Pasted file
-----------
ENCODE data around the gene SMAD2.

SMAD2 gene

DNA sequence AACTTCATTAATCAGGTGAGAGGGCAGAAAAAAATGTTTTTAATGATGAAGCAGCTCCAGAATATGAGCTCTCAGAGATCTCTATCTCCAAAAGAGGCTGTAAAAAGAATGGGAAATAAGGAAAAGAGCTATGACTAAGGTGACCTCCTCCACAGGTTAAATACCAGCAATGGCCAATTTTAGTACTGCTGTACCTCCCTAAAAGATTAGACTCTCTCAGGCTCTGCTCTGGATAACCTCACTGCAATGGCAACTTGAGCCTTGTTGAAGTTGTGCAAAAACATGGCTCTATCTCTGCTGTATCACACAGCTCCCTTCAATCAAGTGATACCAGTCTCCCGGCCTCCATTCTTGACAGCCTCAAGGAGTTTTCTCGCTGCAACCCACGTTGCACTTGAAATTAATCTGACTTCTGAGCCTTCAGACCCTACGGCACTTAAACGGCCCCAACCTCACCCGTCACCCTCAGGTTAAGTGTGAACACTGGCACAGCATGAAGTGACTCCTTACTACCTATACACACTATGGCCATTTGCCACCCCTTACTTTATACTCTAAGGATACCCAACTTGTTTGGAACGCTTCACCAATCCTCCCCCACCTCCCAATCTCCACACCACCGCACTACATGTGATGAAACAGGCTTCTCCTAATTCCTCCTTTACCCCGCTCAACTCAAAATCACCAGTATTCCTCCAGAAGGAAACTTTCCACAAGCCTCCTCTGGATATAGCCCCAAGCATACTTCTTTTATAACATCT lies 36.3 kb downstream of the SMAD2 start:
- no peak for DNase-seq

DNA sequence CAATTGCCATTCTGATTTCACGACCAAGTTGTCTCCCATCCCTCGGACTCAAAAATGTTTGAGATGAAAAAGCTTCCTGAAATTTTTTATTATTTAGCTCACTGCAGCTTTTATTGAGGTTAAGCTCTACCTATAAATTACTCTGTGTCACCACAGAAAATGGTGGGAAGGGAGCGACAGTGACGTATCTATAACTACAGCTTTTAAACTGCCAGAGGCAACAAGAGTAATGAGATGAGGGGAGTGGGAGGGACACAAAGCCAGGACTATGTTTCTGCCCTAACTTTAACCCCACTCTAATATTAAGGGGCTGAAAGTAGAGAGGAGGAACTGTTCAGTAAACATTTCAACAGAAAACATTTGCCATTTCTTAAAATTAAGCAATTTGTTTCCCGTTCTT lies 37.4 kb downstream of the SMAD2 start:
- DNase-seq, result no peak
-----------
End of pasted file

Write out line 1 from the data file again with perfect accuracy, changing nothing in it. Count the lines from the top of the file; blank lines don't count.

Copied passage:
ENCODE data around the gene SMAD2.